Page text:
At the Geneva Motor Show, Japanese car giant Honda pledged on Tuesday (5 March) to sell only electric cars in Europe by 2025. It also unveiled its first full electric battery car for European production.
Honda’s Europe vice-president, Tom Gardner, told reporters at the glitzy annual event that “environmental challenges continue to drive demand for clean mobility” and that only cars with electrified drivetrains will be sold in Europe after 2025.
That means that the Japanese marque will still be able to rely on sales of hybrid and plug-in hybrid vehicles.
Gardner added that Honda’s plans for European production will now be aligned with its international aspirations to make sure two-thirds of its global sales are based on electrified vehicles.
Electric cars have been the star of the Geneva show so far, as Honda unveiled its first all-electric effort, the E-Prototype, and Italian supercar maker Pininfarina lifted the lid on what it claims is the fastest electric car in the world.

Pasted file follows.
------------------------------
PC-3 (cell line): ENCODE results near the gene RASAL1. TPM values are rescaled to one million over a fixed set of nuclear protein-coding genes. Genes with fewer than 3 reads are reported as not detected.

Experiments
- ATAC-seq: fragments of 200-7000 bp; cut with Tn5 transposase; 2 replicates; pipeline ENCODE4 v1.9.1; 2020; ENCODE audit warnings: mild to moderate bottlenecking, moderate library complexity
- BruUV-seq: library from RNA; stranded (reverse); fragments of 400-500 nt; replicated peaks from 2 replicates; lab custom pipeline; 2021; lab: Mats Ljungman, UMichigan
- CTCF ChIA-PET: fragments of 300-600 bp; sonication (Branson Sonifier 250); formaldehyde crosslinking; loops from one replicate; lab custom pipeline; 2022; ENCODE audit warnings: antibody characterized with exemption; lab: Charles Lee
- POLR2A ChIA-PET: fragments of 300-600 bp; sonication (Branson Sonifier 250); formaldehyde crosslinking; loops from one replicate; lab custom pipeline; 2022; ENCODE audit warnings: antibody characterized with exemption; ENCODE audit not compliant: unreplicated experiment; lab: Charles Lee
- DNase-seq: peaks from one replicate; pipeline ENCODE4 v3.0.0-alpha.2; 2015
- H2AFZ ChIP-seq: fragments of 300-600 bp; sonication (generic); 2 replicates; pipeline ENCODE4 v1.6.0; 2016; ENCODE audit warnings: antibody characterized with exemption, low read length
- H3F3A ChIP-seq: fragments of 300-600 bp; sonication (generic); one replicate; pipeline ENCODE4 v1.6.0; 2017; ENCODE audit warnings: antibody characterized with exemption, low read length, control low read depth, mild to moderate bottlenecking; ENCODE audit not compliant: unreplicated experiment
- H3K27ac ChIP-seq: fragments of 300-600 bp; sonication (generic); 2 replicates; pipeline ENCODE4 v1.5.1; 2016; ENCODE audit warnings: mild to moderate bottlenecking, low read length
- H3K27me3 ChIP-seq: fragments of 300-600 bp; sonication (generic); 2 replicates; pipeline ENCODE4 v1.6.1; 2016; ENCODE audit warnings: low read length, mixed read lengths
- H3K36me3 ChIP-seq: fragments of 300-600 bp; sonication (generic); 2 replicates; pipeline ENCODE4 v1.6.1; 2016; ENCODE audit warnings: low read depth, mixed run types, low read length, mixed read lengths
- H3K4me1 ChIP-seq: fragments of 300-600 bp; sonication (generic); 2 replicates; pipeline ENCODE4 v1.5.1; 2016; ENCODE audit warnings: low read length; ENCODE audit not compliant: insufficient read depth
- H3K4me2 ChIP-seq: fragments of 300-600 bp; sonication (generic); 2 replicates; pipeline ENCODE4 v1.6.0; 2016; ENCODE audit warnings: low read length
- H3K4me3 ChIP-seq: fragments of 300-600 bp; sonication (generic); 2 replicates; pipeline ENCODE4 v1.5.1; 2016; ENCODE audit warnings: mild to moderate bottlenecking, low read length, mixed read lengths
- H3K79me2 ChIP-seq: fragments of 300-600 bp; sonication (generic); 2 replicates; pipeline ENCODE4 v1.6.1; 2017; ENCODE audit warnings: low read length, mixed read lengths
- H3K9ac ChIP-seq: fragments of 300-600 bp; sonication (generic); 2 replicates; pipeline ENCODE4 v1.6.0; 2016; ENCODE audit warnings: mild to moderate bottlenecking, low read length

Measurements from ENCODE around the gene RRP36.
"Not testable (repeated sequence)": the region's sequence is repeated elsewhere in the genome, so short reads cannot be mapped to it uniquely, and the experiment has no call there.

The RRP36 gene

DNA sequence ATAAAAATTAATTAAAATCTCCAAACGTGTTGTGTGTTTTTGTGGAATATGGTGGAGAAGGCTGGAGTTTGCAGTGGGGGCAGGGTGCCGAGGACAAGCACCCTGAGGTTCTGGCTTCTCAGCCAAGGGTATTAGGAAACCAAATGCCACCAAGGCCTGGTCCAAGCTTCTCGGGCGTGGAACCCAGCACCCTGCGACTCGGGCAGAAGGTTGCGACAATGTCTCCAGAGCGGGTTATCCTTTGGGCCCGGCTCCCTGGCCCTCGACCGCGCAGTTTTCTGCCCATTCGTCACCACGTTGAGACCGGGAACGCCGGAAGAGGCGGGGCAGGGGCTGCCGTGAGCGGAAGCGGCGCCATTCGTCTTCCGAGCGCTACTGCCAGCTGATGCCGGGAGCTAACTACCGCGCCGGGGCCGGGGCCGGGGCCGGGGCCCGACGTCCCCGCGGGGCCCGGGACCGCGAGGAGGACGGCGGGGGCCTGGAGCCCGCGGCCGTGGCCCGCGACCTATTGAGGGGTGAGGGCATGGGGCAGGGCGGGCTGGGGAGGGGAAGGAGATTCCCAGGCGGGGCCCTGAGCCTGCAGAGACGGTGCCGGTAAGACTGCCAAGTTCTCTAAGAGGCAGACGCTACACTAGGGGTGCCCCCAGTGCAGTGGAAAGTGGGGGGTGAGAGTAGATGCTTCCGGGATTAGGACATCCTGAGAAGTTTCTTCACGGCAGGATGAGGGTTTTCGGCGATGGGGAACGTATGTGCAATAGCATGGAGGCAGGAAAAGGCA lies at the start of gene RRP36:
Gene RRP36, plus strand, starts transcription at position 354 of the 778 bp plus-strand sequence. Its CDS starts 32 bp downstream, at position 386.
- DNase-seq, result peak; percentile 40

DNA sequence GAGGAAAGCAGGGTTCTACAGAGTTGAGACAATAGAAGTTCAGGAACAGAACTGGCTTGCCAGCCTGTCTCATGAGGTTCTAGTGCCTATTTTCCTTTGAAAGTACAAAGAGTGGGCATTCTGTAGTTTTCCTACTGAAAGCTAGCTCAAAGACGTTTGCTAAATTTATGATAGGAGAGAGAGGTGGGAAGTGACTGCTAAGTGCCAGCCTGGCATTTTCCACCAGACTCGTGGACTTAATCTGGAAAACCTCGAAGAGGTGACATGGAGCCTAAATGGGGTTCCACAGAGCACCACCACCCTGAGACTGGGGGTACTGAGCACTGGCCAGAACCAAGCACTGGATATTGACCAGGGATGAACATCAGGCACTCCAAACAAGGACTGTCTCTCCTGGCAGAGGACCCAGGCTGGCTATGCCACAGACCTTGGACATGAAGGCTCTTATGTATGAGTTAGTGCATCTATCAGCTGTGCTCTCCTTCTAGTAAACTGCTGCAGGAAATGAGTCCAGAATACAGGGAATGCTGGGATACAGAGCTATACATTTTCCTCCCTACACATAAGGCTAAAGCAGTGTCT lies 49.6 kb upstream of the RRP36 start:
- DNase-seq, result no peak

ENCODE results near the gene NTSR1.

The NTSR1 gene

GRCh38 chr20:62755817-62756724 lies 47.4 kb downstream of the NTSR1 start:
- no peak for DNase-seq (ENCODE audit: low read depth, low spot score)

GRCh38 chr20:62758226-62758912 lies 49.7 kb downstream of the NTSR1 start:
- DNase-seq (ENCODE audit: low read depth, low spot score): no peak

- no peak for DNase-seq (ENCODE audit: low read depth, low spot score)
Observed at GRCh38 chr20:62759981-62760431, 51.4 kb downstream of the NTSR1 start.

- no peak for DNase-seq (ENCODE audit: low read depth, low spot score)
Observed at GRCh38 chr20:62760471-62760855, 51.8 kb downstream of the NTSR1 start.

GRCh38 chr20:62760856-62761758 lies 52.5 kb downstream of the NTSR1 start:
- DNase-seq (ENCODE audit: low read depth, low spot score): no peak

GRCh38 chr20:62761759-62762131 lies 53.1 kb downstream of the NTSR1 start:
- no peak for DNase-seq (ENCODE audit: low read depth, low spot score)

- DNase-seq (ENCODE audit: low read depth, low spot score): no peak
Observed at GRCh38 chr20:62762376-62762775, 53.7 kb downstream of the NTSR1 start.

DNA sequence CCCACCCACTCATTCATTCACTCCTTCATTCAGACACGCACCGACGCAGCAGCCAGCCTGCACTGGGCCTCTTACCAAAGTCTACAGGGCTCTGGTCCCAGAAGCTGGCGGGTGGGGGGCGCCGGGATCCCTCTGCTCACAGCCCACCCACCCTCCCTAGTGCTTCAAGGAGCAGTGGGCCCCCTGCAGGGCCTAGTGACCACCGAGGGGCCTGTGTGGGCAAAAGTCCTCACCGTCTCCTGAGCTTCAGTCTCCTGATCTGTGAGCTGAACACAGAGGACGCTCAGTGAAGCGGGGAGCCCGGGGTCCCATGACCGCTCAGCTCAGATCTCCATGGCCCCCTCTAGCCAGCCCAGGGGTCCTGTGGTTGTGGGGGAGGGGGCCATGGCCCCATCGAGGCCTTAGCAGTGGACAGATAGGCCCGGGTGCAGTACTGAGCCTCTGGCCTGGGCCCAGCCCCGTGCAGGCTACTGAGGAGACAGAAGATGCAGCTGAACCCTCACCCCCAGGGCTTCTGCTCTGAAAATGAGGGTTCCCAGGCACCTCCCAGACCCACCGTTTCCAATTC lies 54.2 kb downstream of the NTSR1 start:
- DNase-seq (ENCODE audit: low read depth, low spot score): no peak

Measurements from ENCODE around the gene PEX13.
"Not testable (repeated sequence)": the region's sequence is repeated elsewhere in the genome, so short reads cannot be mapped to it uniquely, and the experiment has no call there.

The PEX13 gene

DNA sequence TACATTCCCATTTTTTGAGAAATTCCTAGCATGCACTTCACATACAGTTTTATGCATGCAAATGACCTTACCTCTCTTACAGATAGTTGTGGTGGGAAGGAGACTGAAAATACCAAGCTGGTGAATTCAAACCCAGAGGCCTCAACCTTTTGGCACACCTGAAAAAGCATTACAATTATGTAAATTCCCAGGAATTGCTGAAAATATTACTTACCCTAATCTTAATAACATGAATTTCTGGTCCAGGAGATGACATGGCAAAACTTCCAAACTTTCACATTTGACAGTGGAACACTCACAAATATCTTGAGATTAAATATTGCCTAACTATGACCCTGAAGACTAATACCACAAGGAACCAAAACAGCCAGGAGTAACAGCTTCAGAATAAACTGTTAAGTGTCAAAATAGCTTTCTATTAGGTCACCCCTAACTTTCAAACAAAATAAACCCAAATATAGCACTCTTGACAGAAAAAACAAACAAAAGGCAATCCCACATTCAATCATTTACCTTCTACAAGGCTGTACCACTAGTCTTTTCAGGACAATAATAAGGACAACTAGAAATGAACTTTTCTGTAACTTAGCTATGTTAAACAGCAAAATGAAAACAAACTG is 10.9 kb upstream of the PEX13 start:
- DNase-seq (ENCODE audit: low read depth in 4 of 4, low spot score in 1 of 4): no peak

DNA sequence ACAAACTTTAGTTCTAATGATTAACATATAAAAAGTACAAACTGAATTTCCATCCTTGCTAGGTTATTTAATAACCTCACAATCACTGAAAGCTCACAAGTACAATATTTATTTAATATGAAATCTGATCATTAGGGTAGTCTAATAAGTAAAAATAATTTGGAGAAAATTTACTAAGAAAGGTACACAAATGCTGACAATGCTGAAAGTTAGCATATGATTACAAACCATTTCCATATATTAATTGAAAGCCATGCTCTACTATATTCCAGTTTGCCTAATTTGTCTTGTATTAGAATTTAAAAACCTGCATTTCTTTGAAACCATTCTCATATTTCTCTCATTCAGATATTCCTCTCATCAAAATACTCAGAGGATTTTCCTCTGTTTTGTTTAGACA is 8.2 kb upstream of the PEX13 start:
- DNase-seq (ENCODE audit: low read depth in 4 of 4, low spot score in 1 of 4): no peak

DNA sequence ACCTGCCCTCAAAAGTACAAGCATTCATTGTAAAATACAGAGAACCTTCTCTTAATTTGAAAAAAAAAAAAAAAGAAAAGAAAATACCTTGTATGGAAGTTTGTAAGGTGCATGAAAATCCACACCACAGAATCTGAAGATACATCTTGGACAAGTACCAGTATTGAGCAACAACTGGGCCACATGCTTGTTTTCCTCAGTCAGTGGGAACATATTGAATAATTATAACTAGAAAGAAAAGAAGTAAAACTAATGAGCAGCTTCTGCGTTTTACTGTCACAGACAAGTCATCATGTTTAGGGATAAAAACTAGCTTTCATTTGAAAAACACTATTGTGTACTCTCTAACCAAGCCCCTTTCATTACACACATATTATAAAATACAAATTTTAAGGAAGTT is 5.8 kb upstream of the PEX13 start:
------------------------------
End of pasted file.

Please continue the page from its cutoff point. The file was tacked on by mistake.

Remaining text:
The ‘Battista’ can reportedly do 400 kilometres an hour, reach 100 km/h in two seconds and 300 km/h in under 12 seconds. However, it does come with a hefty price-tag: nearly €2 million.
The full package
Honda also announced that it has brokered deals with two companies specialised in smart grids and charging infrastructure, as the Far East company plans to offer full packages to EV buyers.
Advances in grid technology and storage mean that EVs are essentially a giant battery that can sell and buy power from the grid when it is most opportune. Drivers are slowly turning into so-called prosumers.
One of those new partners is Berlin startup ubitricity, which has pioneered a system under which lampposts are retrofitted with charging points. It already counts French utility EDF and German powerhouse Siemens among its supporters.
But Honda did not comment on media reports that its recent decision to shut down its UK-based factory was made at such short notice that ships carrying components for electric cars had to turn around mid-voyage and sail back to Japan.
The company’s decision to axe 3,500 jobs at its Swindon factory was initially linked to the UK’s leave vote but Honda has since insisted that Brexit was not the determining factor.
It will, however, maintain its European HQ, which is also located in the UK.
[Edited by Zoran Radosavljevic]